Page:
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An ‘explosive' era dawns

By Johan Pauw, Managing Director, SAEON
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South Africa's visionary Minister of Science and Technology has committed large sums to establishing several research infrastructures, two of which will be distributed research infrastructures hosted by SAEON

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"Both of these research infrastructures are building on SAEON as an existing research infrastructure and must be interpreted as an overwhelming vote of confidence that has already given a ‘Big Bang"' impetus to SAEON." – Johan Pauw, SAEON MD

In the previous century, the term "research equipment" was used to describe the physical instruments that researchers needed. Those were primarily located inside isolated research laboratories.

In 1996, when I joined South Africa's then Foundation of Research Development (FRD), I was rather surprised to find FRD not only had a number of equipment-centered National Facilities (e.g. South African Astronomical Observatory - SAAO, National Accelerator Centre), but also a National Equipment Programme, a clear indication that research equipment had become a strategic investment from a science governance perspective.

This was largely due to the high cost and specialised operational requirements, and therefore the need for optimising the use of such equipment. Such instruments were also strategically placed in so-called historically black universities for capacity development.

Globally, the importance of research equipment has risen drastically since those days. Given the significance of infrastructure for a country's economic development, and the similar role of equipment for research development, the term research infrastructure (RI) was adopted to such an extent that in the last decade "RI" has become acknowledged terminology, although the phrase has not yet been defined as a single concept in dictionaries such as Oxford or Cambridge. The European Commission's elaboration of RIs can be found at http://bit.ly/2eVPiGu, and in short refers to "facilities, resources and related services used by the scientific community to conduct top-level research in their respective fields, ranging from social sciences to astronomy, genomics to nanotechnologies".

Prominent continental-scale examples of RIs relevant to ecosystem research are NEON (National Ecological Observatory Network) in the USA, TERN (Terrestrial Ecosystem Research Network) in Australia and in Europe: LifeWatch (RI for Biodiversity and Ecosystem Research), EURO-ARGO ERIC (Global Ocean Observing Infrastructure) and ICOS (Integrated Carbon Observation System).

South Africa's vision for national-scale ecosystem research infrastructure

With SAEON's establishment in 2002, the South African vision for a national-scale ecosystem research infrastructure started to take shape. In the beginning, the infrastructure actually consisted more of human resources and research sites than equipment and instruments.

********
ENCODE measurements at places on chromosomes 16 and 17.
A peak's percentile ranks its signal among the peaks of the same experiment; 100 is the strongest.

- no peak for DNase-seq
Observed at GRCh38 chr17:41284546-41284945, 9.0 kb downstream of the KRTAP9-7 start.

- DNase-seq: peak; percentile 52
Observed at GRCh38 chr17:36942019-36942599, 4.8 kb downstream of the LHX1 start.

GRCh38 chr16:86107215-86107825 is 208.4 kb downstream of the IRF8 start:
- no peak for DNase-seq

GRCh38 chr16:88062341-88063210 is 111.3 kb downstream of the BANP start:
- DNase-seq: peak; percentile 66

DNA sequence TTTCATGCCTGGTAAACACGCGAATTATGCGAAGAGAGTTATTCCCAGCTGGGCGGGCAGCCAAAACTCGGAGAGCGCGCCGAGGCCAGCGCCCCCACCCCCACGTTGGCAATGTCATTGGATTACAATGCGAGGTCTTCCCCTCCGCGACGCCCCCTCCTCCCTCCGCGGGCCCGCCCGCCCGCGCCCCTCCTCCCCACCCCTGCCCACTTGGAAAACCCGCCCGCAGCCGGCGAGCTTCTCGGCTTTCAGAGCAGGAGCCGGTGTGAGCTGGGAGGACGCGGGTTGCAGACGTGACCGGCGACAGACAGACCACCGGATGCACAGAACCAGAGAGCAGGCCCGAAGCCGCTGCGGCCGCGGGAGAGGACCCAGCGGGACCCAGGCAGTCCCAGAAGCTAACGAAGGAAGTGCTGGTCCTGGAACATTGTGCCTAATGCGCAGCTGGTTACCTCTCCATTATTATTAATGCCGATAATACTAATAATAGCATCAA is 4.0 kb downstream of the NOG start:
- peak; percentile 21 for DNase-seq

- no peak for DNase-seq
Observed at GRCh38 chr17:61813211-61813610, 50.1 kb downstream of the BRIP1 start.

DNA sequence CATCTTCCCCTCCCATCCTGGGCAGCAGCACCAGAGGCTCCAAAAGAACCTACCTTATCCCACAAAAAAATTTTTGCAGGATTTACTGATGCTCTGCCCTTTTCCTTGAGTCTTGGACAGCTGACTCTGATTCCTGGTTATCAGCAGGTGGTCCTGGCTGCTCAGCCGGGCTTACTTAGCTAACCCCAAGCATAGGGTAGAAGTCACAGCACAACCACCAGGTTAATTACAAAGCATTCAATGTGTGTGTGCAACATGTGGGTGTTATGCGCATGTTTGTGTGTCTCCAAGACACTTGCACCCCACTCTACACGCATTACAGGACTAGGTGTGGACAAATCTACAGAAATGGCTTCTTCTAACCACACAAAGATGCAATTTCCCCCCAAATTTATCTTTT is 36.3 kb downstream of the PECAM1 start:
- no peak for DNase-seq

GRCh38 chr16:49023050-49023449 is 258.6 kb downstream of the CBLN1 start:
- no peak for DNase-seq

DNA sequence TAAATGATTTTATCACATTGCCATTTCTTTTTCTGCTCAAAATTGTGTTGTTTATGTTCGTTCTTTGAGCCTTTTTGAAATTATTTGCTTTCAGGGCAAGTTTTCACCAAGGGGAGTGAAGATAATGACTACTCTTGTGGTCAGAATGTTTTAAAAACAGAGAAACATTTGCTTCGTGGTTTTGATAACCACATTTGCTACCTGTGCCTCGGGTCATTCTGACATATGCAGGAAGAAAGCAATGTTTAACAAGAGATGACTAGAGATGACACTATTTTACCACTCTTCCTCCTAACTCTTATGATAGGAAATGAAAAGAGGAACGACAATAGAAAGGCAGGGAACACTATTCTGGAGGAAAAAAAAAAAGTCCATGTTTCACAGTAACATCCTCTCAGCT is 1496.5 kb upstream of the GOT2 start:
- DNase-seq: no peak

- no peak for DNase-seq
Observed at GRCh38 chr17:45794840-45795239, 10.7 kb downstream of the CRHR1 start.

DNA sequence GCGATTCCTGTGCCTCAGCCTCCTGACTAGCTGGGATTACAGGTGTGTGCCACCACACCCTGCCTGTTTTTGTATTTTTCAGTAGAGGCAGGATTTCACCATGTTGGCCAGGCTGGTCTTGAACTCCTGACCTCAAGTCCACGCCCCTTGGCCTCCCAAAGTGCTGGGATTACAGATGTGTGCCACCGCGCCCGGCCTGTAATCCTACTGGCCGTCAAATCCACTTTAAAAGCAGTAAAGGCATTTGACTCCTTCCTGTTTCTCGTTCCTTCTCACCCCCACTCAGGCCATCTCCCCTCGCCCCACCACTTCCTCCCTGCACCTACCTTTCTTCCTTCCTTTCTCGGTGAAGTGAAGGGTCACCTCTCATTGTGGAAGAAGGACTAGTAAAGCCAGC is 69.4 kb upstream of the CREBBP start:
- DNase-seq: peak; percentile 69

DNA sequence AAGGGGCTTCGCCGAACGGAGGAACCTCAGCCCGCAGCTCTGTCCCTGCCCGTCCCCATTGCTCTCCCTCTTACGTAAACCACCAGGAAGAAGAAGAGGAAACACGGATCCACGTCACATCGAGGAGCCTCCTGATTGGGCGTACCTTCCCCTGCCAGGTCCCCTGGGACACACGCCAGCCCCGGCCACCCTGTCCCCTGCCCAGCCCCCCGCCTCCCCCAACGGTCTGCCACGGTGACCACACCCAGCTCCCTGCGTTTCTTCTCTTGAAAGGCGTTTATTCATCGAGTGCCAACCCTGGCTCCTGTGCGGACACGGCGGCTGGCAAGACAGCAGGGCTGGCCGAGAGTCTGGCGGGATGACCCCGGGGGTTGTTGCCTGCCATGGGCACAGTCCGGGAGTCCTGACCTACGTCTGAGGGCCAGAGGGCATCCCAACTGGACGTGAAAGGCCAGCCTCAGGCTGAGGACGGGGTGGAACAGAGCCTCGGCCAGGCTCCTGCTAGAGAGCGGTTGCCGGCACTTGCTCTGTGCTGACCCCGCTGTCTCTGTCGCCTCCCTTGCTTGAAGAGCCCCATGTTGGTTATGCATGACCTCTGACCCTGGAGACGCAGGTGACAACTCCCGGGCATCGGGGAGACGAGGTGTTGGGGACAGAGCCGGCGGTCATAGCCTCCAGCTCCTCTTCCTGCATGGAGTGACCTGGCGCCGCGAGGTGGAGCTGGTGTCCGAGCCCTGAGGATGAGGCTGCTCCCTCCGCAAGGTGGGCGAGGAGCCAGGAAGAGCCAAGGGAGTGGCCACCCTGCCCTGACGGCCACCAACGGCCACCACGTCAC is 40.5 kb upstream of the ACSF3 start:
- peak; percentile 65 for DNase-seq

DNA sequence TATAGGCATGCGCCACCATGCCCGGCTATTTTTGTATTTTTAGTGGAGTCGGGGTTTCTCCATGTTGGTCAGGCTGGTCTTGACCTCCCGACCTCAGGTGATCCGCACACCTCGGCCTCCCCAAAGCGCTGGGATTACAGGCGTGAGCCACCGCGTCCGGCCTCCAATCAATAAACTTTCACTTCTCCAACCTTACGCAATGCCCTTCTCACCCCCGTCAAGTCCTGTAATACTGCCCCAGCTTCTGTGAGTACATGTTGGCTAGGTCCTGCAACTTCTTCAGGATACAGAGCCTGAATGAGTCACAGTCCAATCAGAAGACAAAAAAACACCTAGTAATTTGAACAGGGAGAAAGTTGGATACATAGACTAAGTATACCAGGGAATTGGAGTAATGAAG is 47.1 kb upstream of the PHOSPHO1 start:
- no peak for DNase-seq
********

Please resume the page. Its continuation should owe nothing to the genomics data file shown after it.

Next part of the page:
SAEON's first move towards becoming an instrument-intensive research infrastructure was when a few physical oceanography instruments were permanently moored in Algoa Bay in the latter half of the previous decade. Gradually more instruments were added and when the National Research Foundation started allocating funds to SAEON from its Strategic Research Infrastructure Grant (SRIG), the drive to install a range of instruments in a range of ecosystems really gained momentum.

Additional funds also meant that historic research infrastructures for hydrological and rangeland research could be revived and further developed.

During the recent International Conference on Research Infrastructure (ICRI 2016) held in Cape Town, South Africa's visionary Minister of Science and Technology committed large sums of money to establishing several research infrastructures. Two of those are distributed research infrastructures that will be hosted by SAEON, namely the Shallow Marine and Coastal RI (SMCRI) and the Expanded Terrestrial and Freshwater Environmental Observation Network (ETFEON).

Both of these RIs are building on SAEON as an existing RI and must be interpreted as an overwhelming vote of confidence that has already given a "Big Bang" impetus to SAEON. At the same time, implementing the RIs will be a huge challenge and one for which international expertise will be sought.

Apart from the obvious expectation that the quality of ecosystem research in South Africa will be exponentially advanced and policy-relevant, the RIs are expected to be supporting the ecological research community by providing open access and services whilst demanding the release of the results in the public domain.

It is envisaged that some 30% of the users of the RIs will be from outside of South Africa. It is specifically envisaged that the RIs should reach out to other African countries and establish fruitful collaborations given that political boundaries are inconsequential in terms of ecological manifestations on the continent.

These expectations have always been integral to SAEON's long-term objectives and ethics.

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SAEON’s first move towards becoming an instrument-intensive research infrastructure was when a few physical oceanography instruments were permanently moored in Algoa Bay in the latter half of the previous decade

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